Friday, April 9, 2010

Gorman House and Noel Wicks

My father in law, Noel Wicks, is aged a sprightly 83.

Whilst I was looking up something on the internet last year, I came across an article on the history of Gorman House in Canberra, which features some interesting comments about Noel.

The article is at:

That article describes Gorman House as follows:
Gorman House was built in 1924 as a hostel for Commonwealth Public Servants. As the place of first contact for so many Canberrans, Gorman House featured strongly in the social history of Canberra, particularly during the city's early development as the Federal Capital of Australia. Thousands of people lived at Gorman House during its 48 years as a hostel. Ex-residents remember it warmly for its atmosphere of camaraderie and for its simple but graceful design. Now a lively and centrally located Arts Centre, Gorman House is important in a new way to the Canberra community.
Following is an extract from that article:

According to Mrs Freda Bennett of Campbell and Audrey Trevellyan of Griffith, Mrs Dickson replaced Mrs Holmes as manager, who in turn gave way to a Mrs Coles. Mrs Coles was renowned for listening at keyholes late at night, knocking on doors and demanding "Have you got a man in there?".

In 1949 the post-war push of men back into the civilian work-force had its impact on Gorman House. The hostel re-admitted male residents, although according to some, this was not the first time a man had been there after 11pm in the previous ten years.

Noel Wicks was the first man to take up accommodation at Gorman House in 1949. This may have required courage, as not all the girls were keen on the idea. Gone were the cosy nights, making toast and cocoa in the lounge by a roaring fire in their pyjamas and dressing gowns. Men meant propriety, which was a lot more trouble.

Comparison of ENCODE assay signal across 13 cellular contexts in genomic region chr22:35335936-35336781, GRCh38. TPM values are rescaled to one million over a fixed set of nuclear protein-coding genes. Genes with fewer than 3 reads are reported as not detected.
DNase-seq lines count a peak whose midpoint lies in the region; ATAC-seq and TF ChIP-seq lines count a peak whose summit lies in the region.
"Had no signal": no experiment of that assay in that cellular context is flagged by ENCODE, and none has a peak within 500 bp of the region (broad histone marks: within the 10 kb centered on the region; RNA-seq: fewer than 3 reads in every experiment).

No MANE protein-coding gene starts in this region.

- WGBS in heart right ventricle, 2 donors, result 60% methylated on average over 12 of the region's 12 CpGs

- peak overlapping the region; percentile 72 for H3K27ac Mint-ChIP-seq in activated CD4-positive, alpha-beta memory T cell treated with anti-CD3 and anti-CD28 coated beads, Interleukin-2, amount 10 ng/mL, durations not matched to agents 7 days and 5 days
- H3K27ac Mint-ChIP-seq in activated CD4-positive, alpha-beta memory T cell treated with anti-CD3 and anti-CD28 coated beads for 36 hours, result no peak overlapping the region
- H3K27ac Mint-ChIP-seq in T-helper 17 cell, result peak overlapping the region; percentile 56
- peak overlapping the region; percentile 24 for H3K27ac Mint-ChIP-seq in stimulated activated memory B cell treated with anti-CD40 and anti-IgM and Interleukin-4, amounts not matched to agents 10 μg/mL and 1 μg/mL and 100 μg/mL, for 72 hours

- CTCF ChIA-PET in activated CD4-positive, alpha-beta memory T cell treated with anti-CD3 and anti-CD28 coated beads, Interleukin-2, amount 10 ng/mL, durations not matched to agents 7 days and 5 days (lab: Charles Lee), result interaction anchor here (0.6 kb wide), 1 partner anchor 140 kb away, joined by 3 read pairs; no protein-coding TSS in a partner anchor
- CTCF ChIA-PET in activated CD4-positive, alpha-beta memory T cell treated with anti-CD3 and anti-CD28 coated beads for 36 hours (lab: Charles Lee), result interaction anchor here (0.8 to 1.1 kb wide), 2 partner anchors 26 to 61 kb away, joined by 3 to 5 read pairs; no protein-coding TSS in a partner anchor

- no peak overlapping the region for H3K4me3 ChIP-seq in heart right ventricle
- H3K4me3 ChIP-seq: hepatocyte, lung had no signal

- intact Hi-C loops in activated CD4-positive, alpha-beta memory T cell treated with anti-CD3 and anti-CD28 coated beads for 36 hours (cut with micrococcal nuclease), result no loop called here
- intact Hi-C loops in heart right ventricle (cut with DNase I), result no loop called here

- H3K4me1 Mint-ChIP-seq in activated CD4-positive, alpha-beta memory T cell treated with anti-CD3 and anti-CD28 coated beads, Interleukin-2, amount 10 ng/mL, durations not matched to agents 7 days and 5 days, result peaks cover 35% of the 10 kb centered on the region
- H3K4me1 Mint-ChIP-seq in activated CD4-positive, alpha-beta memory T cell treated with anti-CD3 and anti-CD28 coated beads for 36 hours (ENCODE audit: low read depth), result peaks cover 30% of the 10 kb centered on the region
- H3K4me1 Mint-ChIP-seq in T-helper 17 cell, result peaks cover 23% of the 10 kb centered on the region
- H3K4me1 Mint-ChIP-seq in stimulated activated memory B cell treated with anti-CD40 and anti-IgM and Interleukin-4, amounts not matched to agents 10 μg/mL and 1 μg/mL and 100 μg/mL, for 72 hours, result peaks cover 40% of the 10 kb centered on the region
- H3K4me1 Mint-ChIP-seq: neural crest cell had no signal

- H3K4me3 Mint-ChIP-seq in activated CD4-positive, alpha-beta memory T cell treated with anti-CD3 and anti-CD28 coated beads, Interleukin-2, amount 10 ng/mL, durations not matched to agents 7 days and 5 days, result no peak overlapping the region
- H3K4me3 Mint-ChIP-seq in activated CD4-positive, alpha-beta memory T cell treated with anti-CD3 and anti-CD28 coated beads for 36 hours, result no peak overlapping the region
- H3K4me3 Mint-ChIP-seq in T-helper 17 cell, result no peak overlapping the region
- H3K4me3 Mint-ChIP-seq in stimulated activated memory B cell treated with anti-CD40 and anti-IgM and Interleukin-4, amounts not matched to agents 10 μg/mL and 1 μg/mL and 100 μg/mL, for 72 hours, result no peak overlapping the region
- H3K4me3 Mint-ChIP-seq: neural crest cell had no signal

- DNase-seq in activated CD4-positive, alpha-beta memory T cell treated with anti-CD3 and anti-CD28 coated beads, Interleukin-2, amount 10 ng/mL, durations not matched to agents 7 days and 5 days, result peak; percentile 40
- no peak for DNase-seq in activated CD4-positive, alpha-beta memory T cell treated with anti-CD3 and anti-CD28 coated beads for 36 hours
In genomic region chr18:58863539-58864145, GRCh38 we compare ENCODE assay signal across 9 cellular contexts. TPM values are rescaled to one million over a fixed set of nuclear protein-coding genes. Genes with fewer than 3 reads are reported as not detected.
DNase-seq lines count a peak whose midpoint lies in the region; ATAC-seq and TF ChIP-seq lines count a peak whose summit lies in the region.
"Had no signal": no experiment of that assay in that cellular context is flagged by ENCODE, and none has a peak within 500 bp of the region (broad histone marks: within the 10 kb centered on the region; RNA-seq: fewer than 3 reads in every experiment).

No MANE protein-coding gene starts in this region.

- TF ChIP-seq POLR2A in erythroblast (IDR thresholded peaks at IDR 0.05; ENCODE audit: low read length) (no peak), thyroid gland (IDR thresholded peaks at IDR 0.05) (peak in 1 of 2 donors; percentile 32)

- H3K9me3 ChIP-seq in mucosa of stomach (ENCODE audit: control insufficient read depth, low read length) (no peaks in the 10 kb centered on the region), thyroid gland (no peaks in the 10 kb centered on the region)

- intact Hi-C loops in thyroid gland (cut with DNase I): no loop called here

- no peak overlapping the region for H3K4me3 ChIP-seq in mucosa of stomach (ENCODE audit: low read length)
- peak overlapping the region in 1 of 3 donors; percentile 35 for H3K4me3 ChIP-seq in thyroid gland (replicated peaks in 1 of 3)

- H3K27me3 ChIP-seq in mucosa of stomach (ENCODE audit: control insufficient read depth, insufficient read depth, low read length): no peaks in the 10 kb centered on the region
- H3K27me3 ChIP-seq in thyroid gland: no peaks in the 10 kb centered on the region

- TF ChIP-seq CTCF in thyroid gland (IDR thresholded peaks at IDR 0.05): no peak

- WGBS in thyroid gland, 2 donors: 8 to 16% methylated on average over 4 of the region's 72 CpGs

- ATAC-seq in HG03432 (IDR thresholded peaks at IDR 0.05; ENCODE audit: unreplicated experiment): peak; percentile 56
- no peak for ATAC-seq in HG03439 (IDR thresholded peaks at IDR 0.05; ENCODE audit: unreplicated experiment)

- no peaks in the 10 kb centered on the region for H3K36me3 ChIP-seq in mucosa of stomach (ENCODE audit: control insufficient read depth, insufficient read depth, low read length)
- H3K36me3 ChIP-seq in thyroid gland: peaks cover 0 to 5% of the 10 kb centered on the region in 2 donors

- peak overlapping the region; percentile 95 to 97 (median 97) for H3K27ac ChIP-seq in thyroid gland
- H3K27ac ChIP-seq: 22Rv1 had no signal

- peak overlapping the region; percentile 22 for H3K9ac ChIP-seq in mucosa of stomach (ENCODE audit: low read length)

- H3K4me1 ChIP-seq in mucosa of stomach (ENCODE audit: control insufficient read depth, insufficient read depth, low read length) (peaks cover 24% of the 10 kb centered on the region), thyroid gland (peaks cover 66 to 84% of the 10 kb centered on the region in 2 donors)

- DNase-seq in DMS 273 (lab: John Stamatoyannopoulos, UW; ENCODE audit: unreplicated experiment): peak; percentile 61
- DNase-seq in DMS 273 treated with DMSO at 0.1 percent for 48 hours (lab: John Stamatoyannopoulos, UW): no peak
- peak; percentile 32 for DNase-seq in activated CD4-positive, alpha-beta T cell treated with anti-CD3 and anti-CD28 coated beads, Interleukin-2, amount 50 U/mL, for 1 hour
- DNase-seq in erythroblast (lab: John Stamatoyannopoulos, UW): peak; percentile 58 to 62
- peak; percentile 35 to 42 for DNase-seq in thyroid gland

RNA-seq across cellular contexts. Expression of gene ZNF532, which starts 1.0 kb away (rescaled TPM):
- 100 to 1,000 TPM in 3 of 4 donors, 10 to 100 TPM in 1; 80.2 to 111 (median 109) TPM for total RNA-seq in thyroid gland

Mr Wicks came to Canberra from Brisbane on a Public Service cadetship. He remembers that quarters for men and women were segregated and that more men joined him at Gorman House soon after, so that before long the numbers of men and women were pretty even.

"Rooms were Spartan" he said "There was a desk, a bed, a chair and a basin. We had a cupboard and probably a table. There was no curfew, but guests of the opposite sex were supposed to be out by 10 or 11 pm. But, the rule was ignored."

On one unfortunate occasion, Mr Wicks recalls attempting to assist someone who had locked themselves out of their room by climbing up the nearby drainpipe. Sadly, he fell but luckily his dignity bore the worst of his injuries.

Now, in a parallel universe, Noel wasn't shinnying up the drainpipe to help a damsel locked out of her room. Instead, in that other universe, Noel was on his way to an assignation but mistakenly used the wrong drainpipe. The lady who answered a tap on her window to find a strange man outside, some distance from the ground, let him have it on the nose. But, as I said, that was in a parallel universe...

Pictured below:  Noel at Pialligo Nursery in the ACT, 2009 (click on pic to enlarge):

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